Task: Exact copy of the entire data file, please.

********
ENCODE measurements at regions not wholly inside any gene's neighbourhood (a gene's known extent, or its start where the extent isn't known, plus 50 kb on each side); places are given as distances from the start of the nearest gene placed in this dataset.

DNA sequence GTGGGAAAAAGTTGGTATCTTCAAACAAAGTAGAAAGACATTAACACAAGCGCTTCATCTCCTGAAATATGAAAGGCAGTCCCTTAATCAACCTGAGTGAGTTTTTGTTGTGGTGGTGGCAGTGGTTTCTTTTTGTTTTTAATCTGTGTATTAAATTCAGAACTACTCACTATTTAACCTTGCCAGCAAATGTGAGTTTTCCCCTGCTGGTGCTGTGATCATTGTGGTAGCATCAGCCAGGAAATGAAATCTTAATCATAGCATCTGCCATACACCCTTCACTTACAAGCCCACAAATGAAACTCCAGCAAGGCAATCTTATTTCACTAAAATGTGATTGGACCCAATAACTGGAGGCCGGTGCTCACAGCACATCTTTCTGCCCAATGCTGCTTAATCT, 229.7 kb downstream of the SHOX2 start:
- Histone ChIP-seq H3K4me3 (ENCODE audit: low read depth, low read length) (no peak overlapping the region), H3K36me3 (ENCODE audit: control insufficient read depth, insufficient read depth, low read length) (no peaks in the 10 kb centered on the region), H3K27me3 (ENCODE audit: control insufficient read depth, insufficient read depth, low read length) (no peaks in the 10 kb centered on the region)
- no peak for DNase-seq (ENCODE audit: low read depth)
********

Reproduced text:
ENCODE measurements at regions not wholly inside any gene's neighbourhood (a gene's known extent, or its start where the extent isn't known, plus 50 kb on each side); places are given as distances from the start of the nearest gene placed in this dataset.

DNA sequence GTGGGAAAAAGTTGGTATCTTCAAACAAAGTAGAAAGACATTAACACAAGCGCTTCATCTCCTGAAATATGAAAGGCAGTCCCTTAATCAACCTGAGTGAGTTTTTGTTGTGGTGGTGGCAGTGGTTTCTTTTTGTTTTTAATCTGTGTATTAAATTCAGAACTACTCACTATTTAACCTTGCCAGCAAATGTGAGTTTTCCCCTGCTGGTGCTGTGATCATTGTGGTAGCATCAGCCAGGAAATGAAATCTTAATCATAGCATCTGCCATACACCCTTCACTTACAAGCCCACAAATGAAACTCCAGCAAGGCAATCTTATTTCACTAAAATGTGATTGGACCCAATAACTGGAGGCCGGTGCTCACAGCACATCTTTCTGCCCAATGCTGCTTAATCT, 229.7 kb downstream of the SHOX2 start:
- Histone ChIP-seq H3K4me3 (ENCODE audit: low read depth, low read length) (no peak overlapping the region), H3K36me3 (ENCODE audit: control insufficient read depth, insufficient read depth, low read length) (no peaks in the 10 kb centered on the region), H3K27me3 (ENCODE audit: control insufficient read depth, insufficient read depth, low read length) (no peaks in the 10 kb centered on the region)
- no peak for DNase-seq (ENCODE audit: low read depth)